Can I literally replace the tubes in a switch start or HF fitting with LED tubes?
I have googled them and they are quite expensive but we have a reasonable budget, just need to make an energy saving and achieve a reasonable light output.


regards

Misterben
 29 April 2010 03:42 PM
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OMS

Posts: 22864
Joined: 23 March 2004

Can I literally replace the tubes in a switch start or HF fitting with LED tubes?


A 1200mm LED replacemnt lamp will operate at 15W and emit 1000 Lumens

The equivalent fluorescent will consume 28W and emit 2900 lumens

So an 86% increase in energy consumption gives you a 190% increase in light output. Go figure

In my opinion, they are not like for like replacements unless the original installation was significantly overlit for the task.

A colleague of mine is acting as expert witness in a case where a guy was seriously hurt at work (forklift injury). The FM manager had recently replaced a large number of T8 lamps with LED conversions - despite complaints that the lighting levels had dropped significantly he wasn't going to change them back due to the cost involved - it's gonna be an expensive mistake when a judge decides he had breached obligations under health and safety legislation and effectively contributed to teh incident by reducing light levels below a safe threshold by his actions.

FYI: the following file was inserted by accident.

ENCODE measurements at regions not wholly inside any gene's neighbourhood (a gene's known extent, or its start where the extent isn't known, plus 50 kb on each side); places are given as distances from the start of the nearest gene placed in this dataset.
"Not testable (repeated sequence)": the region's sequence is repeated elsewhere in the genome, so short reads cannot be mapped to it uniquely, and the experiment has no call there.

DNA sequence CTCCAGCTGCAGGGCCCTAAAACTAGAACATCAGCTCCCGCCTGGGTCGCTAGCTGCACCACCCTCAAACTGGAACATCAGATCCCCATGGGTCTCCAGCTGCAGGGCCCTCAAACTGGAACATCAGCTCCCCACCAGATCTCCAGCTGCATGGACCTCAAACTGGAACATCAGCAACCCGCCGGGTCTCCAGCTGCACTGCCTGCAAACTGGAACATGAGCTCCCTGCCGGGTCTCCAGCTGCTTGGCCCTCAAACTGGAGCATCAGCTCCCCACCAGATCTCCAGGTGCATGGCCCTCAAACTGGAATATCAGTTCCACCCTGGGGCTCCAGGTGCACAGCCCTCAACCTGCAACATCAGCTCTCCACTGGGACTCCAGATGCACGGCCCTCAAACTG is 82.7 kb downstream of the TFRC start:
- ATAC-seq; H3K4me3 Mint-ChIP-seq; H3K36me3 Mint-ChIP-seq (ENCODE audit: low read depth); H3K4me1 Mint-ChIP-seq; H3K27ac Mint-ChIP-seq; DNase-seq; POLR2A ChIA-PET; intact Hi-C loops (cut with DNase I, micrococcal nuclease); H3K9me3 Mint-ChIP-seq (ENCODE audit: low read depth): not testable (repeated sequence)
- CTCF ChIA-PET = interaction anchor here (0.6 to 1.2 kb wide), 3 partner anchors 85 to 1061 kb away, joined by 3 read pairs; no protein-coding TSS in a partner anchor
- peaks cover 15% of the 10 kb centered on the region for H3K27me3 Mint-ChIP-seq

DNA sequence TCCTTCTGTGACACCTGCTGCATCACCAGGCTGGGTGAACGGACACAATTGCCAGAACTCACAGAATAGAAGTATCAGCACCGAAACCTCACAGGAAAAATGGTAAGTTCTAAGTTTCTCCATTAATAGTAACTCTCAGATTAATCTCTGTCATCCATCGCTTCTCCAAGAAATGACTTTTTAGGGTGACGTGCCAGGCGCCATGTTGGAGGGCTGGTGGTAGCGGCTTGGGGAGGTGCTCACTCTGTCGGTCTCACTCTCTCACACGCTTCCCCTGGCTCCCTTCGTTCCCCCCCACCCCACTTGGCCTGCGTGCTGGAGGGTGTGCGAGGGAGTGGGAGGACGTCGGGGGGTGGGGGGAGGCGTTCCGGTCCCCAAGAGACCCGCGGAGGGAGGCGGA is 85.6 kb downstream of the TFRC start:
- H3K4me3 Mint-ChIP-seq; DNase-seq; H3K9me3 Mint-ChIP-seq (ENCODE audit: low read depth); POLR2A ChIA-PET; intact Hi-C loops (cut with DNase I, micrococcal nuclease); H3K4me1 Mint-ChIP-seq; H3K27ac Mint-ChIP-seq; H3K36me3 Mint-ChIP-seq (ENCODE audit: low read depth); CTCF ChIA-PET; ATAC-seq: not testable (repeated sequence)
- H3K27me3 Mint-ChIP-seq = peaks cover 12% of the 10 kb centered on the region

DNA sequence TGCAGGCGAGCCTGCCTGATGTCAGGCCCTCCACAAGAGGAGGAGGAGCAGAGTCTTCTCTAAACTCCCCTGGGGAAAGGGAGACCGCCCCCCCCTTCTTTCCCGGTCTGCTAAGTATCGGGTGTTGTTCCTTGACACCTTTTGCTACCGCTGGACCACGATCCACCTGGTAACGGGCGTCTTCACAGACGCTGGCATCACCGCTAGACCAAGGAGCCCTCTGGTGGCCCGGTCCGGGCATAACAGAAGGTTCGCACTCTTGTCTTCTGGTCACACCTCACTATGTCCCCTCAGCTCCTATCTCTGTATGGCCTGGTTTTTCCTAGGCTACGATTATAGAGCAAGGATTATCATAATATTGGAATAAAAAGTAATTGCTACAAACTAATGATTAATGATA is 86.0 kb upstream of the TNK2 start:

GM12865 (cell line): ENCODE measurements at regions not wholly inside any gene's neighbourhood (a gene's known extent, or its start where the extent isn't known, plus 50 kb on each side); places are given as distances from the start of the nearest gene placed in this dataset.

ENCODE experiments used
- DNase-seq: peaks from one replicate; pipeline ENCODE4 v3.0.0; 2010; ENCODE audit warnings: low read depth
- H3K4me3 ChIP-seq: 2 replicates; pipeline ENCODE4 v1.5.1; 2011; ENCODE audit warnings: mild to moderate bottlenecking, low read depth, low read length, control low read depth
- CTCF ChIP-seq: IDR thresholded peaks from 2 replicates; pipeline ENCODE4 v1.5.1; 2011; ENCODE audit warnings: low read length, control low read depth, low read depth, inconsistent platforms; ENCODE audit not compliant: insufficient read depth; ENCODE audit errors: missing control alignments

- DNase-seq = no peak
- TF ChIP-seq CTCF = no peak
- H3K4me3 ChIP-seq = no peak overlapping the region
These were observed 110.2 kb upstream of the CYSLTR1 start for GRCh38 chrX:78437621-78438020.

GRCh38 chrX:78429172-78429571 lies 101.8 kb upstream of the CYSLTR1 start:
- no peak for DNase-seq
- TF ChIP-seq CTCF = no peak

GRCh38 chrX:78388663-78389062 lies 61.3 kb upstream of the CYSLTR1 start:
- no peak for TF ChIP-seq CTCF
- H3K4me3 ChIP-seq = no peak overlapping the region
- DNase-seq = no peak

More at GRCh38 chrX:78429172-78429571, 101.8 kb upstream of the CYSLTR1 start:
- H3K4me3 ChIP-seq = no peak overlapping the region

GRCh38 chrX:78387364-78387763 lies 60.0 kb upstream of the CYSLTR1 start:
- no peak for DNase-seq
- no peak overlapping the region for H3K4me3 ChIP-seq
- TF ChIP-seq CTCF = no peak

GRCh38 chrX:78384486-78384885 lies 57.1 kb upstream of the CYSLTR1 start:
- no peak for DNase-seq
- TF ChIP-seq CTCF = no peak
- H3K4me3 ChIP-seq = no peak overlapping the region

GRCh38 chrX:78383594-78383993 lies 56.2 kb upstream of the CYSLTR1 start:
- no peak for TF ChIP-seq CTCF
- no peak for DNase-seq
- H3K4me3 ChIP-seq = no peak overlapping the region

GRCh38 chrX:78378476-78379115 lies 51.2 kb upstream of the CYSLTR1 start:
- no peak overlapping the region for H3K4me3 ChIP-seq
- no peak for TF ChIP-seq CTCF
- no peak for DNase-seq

If you have a reasonable budget I would consider induction lamps - try something like the Chalmor "Endurance "Range

Regards

OMS

-------------------------
Let the wind blow you, across a big floor.
 29 April 2010 04:45 PM
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misterben

Posts: 438
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I have gathered some info on the ecoled as suggested and they are expensive but have been assured that in an average height room of 3.5M a like for like tube will give produce the same lux level.